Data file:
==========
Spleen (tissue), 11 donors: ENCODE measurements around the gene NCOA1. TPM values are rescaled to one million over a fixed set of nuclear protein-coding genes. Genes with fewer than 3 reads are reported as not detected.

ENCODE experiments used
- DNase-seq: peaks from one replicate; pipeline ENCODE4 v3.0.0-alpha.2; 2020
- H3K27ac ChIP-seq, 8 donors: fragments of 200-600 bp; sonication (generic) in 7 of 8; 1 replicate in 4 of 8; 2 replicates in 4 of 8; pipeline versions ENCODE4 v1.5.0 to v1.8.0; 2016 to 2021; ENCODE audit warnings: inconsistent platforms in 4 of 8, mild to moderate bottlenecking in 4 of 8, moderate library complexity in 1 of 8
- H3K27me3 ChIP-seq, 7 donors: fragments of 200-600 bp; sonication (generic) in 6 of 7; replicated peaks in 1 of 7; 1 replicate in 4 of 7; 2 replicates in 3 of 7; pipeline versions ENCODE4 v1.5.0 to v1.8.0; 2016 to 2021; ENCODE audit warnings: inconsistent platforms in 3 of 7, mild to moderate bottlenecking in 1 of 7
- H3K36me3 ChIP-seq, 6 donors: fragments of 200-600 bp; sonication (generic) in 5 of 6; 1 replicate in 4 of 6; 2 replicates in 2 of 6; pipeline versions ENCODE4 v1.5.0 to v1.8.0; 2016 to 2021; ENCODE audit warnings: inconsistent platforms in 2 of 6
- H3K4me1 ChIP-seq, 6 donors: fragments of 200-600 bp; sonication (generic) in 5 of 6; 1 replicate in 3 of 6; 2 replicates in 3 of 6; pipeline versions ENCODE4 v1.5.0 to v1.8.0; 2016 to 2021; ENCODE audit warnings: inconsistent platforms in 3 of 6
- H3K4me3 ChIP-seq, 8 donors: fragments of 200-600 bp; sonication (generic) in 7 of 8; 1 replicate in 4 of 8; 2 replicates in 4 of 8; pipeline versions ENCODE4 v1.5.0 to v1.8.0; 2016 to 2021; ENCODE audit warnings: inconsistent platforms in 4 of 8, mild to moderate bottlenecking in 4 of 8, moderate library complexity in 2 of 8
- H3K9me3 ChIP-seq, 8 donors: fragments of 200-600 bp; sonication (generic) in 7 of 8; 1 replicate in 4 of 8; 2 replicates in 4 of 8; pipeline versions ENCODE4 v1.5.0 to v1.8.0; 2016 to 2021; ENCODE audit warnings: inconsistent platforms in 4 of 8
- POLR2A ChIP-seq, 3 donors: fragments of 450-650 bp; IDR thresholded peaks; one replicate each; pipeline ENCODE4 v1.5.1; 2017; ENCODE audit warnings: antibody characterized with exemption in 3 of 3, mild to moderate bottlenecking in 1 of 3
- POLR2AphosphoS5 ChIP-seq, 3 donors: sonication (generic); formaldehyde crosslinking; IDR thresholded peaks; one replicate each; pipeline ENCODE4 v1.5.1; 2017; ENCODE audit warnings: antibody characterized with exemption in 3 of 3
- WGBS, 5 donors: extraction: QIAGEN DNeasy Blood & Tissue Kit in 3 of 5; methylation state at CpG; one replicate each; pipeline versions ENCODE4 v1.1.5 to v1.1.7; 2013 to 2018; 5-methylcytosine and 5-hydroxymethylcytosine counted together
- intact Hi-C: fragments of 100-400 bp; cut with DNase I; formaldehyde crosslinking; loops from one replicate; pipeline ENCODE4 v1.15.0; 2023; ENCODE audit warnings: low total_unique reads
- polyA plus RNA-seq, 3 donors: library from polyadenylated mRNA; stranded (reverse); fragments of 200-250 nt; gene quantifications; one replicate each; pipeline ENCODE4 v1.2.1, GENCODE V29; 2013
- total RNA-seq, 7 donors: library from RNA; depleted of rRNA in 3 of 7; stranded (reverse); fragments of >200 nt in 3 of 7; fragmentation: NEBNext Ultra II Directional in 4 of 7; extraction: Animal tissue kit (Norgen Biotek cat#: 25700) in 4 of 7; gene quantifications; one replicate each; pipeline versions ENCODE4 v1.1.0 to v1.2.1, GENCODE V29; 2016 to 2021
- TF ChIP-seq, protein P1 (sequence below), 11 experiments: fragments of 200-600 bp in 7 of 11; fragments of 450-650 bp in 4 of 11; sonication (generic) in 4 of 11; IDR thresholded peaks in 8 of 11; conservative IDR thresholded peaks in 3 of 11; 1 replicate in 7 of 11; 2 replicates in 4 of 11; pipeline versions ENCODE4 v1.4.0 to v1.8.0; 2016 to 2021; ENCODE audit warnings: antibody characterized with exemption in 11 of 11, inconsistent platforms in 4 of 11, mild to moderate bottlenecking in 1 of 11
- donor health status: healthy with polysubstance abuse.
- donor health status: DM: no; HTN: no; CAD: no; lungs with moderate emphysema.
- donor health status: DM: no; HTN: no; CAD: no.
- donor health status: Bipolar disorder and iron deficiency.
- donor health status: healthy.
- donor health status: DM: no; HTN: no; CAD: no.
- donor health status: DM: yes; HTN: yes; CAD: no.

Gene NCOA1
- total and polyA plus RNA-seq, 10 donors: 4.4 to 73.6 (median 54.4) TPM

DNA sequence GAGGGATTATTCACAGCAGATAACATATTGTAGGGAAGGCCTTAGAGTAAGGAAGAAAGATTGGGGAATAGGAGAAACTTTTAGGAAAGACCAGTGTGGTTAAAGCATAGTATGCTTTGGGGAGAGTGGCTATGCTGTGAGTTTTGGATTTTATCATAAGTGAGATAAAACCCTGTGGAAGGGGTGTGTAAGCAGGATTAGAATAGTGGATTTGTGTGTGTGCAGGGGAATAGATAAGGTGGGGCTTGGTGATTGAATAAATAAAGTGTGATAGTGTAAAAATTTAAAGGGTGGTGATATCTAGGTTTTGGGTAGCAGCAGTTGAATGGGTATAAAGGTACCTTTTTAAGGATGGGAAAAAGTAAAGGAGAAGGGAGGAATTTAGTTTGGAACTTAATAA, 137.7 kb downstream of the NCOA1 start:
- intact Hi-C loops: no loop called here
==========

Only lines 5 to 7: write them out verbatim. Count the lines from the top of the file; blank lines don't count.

- H3K27me3 ChIP-seq, 7 donors: fragments of 200-600 bp; sonication (generic) in 6 of 7; replicated peaks in 1 of 7; 1 replicate in 4 of 7; 2 replicates in 3 of 7; pipeline versions ENCODE4 v1.5.0 to v1.8.0; 2016 to 2021; ENCODE audit warnings: inconsistent platforms in 3 of 7, mild to moderate bottlenecking in 1 of 7
- H3K36me3 ChIP-seq, 6 donors: fragments of 200-600 bp; sonication (generic) in 5 of 6; 1 replicate in 4 of 6; 2 replicates in 2 of 6; pipeline versions ENCODE4 v1.5.0 to v1.8.0; 2016 to 2021; ENCODE audit warnings: inconsistent platforms in 2 of 6
- H3K4me1 ChIP-seq, 6 donors: fragments of 200-600 bp; sonication (generic) in 5 of 6; 1 replicate in 3 of 6; 2 replicates in 3 of 6; pipeline versions ENCODE4 v1.5.0 to v1.8.0; 2016 to 2021; ENCODE audit warnings: inconsistent platforms in 3 of 6